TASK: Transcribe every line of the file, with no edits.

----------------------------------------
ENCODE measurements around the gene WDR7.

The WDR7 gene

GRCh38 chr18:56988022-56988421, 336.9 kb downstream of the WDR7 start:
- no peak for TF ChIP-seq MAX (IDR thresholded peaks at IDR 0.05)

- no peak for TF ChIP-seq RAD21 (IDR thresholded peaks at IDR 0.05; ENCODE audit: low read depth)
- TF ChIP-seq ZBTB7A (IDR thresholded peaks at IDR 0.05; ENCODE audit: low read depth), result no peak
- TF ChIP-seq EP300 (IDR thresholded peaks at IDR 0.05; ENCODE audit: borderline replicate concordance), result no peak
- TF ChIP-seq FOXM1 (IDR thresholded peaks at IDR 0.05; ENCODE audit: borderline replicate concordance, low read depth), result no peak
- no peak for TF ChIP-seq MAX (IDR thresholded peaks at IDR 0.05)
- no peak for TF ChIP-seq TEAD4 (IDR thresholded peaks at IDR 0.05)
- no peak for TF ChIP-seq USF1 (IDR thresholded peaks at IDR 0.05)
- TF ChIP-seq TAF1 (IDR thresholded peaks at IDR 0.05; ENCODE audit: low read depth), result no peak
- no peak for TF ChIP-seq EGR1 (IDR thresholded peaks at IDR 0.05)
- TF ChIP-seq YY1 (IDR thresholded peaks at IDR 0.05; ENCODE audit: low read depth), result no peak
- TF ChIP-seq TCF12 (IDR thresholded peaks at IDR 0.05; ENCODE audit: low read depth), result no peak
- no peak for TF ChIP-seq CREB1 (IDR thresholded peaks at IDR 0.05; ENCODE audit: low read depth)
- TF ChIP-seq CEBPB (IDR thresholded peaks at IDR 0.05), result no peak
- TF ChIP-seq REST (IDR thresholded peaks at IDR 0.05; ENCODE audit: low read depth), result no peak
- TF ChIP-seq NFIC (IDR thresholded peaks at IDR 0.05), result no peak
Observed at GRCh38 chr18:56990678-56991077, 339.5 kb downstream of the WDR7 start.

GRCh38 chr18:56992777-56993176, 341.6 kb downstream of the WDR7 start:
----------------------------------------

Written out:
ENCODE measurements around the gene WDR7.

The WDR7 gene

GRCh38 chr18:56988022-56988421, 336.9 kb downstream of the WDR7 start:
- no peak for TF ChIP-seq MAX (IDR thresholded peaks at IDR 0.05)

- no peak for TF ChIP-seq RAD21 (IDR thresholded peaks at IDR 0.05; ENCODE audit: low read depth)
- TF ChIP-seq ZBTB7A (IDR thresholded peaks at IDR 0.05; ENCODE audit: low read depth), result no peak
- TF ChIP-seq EP300 (IDR thresholded peaks at IDR 0.05; ENCODE audit: borderline replicate concordance), result no peak
- TF ChIP-seq FOXM1 (IDR thresholded peaks at IDR 0.05; ENCODE audit: borderline replicate concordance, low read depth), result no peak
- no peak for TF ChIP-seq MAX (IDR thresholded peaks at IDR 0.05)
- no peak for TF ChIP-seq TEAD4 (IDR thresholded peaks at IDR 0.05)
- no peak for TF ChIP-seq USF1 (IDR thresholded peaks at IDR 0.05)
- TF ChIP-seq TAF1 (IDR thresholded peaks at IDR 0.05; ENCODE audit: low read depth), result no peak
- no peak for TF ChIP-seq EGR1 (IDR thresholded peaks at IDR 0.05)
- TF ChIP-seq YY1 (IDR thresholded peaks at IDR 0.05; ENCODE audit: low read depth), result no peak
- TF ChIP-seq TCF12 (IDR thresholded peaks at IDR 0.05; ENCODE audit: low read depth), result no peak
- no peak for TF ChIP-seq CREB1 (IDR thresholded peaks at IDR 0.05; ENCODE audit: low read depth)
- TF ChIP-seq CEBPB (IDR thresholded peaks at IDR 0.05), result no peak
- TF ChIP-seq REST (IDR thresholded peaks at IDR 0.05; ENCODE audit: low read depth), result no peak
- TF ChIP-seq NFIC (IDR thresholded peaks at IDR 0.05), result no peak
Observed at GRCh38 chr18:56990678-56991077, 339.5 kb downstream of the WDR7 start.

GRCh38 chr18:56992777-56993176, 341.6 kb downstream of the WDR7 start: